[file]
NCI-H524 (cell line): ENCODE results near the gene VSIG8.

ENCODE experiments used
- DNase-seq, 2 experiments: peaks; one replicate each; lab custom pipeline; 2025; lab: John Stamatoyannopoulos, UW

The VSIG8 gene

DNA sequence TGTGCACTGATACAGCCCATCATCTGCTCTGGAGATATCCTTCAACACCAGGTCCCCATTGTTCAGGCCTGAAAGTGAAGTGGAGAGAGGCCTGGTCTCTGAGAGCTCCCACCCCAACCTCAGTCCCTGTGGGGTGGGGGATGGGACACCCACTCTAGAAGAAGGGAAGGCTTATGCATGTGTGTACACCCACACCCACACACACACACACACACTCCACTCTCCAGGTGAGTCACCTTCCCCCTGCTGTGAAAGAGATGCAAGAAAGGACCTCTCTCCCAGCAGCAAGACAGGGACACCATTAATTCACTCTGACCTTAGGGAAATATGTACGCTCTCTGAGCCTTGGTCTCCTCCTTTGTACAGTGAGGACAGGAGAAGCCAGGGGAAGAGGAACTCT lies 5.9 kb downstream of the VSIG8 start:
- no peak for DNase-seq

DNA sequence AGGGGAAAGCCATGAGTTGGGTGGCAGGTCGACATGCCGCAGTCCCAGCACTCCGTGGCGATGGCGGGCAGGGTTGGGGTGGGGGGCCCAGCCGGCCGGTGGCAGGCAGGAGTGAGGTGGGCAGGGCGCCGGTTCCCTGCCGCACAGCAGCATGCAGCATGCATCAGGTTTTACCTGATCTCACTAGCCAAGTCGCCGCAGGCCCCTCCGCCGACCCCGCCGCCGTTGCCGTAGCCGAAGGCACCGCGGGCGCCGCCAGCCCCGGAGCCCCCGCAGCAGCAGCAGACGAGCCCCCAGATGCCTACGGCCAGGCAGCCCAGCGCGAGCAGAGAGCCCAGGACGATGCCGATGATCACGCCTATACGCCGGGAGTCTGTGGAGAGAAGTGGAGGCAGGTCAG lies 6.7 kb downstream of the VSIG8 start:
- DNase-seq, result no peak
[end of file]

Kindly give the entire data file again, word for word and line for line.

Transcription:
NCI-H524 (cell line): ENCODE results near the gene VSIG8.

ENCODE experiments used
- DNase-seq, 2 experiments: peaks; one replicate each; lab custom pipeline; 2025; lab: John Stamatoyannopoulos, UW

The VSIG8 gene

DNA sequence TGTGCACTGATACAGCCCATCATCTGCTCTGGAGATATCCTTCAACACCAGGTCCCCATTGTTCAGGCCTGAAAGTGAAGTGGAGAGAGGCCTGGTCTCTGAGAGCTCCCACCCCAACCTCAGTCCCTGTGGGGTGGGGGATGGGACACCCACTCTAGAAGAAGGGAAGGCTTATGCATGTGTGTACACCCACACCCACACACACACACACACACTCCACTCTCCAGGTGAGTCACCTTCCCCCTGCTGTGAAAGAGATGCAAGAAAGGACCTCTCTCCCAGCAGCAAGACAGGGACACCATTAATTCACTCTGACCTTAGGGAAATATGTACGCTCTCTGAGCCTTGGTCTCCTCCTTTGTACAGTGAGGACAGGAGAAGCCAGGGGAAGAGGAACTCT lies 5.9 kb downstream of the VSIG8 start:
- no peak for DNase-seq

DNA sequence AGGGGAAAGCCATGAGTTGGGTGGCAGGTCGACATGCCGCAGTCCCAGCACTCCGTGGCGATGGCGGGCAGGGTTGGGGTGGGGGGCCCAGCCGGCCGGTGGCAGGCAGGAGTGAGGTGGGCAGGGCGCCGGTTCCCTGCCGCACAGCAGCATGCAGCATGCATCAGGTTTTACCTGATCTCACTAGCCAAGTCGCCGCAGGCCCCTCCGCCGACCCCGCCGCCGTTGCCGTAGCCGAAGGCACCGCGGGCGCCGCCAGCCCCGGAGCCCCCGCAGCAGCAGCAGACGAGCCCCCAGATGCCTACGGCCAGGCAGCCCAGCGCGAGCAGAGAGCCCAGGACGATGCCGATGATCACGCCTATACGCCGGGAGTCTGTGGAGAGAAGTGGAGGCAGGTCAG lies 6.7 kb downstream of the VSIG8 start:
- DNase-seq, result no peak